And the Angel told Tom if he’d be a good boy,
But have God for his father & never want joy.

And so Tom awoke and we rose in the dark
And got with our bags & our brushes to work.

Although this variant is not particularly meaningful in itself, it could well be authorial, and probably originated in Blake’s workshop. The plate appears to have printed so poorly that it is unlikely that it would have been issued without any retouching of the text, and all strengthening (both accurate and inaccurate) appears to have been done with the same ink and in the same style. Whoever did it was certainly not paying close attention to the syntactic or printed evidence on the page; it is hard to imagine an owner of the book who would be sufficiently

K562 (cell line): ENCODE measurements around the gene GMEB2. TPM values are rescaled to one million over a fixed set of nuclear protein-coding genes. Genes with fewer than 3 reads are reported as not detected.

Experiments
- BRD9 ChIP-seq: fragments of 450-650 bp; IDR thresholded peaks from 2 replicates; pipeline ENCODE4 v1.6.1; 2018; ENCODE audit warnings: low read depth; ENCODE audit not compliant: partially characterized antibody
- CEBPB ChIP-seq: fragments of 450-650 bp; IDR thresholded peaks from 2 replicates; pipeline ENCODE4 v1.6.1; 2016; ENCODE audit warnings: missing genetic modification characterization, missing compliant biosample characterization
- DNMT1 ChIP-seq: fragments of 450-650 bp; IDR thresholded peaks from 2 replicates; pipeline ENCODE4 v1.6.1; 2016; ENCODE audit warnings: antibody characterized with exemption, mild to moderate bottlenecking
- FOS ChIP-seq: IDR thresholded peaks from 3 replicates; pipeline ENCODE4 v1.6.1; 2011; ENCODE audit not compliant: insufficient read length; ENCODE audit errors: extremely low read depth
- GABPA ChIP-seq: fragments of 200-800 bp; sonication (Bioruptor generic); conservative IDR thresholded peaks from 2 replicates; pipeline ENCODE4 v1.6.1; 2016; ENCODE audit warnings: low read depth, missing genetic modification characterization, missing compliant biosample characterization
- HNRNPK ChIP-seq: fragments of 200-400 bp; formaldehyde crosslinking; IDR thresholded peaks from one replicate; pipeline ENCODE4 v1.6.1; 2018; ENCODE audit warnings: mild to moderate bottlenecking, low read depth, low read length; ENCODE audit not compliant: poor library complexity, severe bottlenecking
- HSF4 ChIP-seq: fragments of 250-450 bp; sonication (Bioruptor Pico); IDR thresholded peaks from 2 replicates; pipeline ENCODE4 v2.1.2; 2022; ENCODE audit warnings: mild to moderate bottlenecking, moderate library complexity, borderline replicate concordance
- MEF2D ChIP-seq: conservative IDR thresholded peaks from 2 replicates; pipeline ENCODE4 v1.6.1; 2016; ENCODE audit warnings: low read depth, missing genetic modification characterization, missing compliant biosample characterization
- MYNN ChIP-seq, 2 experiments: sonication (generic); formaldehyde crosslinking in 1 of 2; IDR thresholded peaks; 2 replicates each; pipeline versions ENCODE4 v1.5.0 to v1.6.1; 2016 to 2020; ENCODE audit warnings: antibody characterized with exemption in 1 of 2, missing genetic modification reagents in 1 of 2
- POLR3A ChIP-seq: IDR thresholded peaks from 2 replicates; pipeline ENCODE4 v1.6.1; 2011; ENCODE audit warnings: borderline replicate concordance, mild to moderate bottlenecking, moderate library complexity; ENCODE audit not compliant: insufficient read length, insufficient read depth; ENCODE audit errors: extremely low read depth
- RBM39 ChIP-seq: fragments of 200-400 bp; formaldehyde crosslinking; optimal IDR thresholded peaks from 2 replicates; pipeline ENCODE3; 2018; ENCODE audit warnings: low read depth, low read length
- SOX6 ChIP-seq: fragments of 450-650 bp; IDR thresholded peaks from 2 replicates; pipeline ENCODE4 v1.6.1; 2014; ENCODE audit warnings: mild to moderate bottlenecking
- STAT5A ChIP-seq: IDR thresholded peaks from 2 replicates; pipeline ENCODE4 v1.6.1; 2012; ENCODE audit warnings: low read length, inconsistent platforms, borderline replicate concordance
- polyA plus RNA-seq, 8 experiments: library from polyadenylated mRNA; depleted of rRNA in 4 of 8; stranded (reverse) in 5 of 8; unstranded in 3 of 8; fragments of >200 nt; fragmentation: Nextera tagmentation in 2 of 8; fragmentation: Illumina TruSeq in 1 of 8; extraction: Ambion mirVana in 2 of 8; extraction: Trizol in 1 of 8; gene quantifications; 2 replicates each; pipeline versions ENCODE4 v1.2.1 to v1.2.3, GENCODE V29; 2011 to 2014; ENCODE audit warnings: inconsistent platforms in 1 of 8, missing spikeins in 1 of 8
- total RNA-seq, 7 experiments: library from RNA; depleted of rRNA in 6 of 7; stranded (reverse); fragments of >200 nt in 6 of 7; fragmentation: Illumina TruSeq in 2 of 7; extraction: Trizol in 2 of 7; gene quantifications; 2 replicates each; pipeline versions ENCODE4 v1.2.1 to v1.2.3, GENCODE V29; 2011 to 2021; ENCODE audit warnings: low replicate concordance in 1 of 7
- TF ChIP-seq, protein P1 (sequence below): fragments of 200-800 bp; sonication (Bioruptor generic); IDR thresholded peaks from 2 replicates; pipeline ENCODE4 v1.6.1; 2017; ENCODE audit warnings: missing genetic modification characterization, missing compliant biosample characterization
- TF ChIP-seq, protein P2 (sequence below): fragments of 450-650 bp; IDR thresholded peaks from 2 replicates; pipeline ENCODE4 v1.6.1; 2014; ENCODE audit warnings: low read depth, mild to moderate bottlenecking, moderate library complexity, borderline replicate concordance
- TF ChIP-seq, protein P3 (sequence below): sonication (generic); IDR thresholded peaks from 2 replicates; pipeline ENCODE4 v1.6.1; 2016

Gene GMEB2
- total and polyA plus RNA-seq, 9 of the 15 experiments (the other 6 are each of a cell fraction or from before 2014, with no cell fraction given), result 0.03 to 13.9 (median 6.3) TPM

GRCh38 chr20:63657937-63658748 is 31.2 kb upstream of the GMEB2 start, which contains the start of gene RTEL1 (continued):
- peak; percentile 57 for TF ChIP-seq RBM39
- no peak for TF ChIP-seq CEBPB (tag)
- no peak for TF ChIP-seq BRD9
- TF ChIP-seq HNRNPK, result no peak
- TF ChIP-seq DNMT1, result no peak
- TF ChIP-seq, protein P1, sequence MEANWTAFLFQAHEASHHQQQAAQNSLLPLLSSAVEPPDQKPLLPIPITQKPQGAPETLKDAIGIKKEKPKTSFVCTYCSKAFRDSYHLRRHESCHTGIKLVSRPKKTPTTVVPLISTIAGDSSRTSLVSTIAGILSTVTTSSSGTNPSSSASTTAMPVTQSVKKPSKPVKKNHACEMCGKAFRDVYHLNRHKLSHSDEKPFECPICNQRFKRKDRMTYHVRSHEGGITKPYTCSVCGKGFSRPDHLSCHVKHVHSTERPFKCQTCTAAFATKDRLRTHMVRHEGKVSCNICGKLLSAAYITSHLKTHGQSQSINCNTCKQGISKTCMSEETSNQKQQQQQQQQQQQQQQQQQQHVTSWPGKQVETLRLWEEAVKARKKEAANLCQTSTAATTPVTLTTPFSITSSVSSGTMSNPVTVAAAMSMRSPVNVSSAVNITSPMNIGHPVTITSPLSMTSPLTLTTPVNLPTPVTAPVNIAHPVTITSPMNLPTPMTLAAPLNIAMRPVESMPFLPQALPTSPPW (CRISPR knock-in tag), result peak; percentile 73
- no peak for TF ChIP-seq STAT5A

Detail of Songs 12, Copy AA.   Reproduced by permission of the Fitzwilliam Museum, Cambridge.
officious to go to the trouble of carefully matching the ink but sufficiently obtuse to make such an implausible emendation. Because the word seems to have been added so casually, and because the ink used matches the printing ink so closely (indeed, it could be a diluted form of the printing ink), the emendation should probably be attributed to one of the Blakes or, as Erdman has suggested in correspondence, to an anonymous assistant in the workshop. The task of retouching the text was no doubt tedious, and it is likely that someone, working absentmindedly, relied on an imperfect memory of the line rather than thoughtful consideration of the evidence in making the unhelpful emendation.33 In correspondence Erdman cites two instances in which retouching has similarly corrupted the text of Jerusalem, Copy B, on plates 17 and 18. These are mentioned in his textual notes, p. 809. Copy B of The Marriage of Heaven and Hell contains another instance of sloppy retouching on plate 25: the word “chariots” is crudely written as “charots.”